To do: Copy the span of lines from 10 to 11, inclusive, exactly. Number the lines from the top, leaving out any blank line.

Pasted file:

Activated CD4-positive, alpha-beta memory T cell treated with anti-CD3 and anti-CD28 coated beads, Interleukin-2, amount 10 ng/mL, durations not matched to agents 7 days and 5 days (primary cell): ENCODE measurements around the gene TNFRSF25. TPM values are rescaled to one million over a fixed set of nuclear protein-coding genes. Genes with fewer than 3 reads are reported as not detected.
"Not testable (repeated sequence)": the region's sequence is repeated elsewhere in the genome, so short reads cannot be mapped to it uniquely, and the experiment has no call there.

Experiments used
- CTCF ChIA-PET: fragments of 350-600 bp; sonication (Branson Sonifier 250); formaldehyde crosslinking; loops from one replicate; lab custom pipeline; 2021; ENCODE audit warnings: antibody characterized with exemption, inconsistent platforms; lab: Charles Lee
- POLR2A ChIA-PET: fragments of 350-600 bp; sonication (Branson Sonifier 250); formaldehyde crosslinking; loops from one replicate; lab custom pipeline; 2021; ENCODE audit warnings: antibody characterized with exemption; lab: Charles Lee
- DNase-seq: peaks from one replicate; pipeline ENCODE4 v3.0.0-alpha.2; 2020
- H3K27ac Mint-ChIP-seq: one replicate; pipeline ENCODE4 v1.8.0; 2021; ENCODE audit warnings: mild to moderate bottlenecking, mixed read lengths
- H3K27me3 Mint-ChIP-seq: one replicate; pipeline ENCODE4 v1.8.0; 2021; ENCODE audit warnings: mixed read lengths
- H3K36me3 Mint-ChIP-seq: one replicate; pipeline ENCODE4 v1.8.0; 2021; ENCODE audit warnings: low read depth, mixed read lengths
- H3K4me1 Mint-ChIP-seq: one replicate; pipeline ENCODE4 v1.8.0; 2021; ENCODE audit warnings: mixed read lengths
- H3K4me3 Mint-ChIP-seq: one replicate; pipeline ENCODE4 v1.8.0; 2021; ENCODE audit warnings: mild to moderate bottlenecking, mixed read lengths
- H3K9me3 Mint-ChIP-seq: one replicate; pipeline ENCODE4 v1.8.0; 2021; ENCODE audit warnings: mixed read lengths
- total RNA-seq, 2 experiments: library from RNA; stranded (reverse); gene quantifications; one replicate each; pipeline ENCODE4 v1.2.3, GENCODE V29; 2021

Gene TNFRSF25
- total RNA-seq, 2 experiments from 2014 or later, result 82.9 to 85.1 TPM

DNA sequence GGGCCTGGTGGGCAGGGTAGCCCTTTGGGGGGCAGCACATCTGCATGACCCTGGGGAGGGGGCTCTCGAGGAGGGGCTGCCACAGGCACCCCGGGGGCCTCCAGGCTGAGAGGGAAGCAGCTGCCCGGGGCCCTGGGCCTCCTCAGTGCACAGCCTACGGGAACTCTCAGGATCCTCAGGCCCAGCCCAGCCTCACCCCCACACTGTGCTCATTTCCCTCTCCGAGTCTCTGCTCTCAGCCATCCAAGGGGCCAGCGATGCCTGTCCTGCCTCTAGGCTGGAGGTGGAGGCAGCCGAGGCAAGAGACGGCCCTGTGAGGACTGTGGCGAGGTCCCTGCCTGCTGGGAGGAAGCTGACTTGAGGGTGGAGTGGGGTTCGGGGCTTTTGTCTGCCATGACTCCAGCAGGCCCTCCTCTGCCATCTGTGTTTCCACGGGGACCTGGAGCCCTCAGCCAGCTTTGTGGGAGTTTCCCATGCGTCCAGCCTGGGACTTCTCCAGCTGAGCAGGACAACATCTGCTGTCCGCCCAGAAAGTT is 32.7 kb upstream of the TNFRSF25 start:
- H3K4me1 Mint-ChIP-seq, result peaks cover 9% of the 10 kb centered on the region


- H3K4me1 Mint-ChIP-seq: one replicate; pipeline ENCODE4 v1.8.0; 2021; ENCODE audit warnings: mixed read lengths
- H3K4me3 Mint-ChIP-seq: one replicate; pipeline ENCODE4 v1.8.0; 2021; ENCODE audit warnings: mild to moderate bottlenecking, mixed read lengths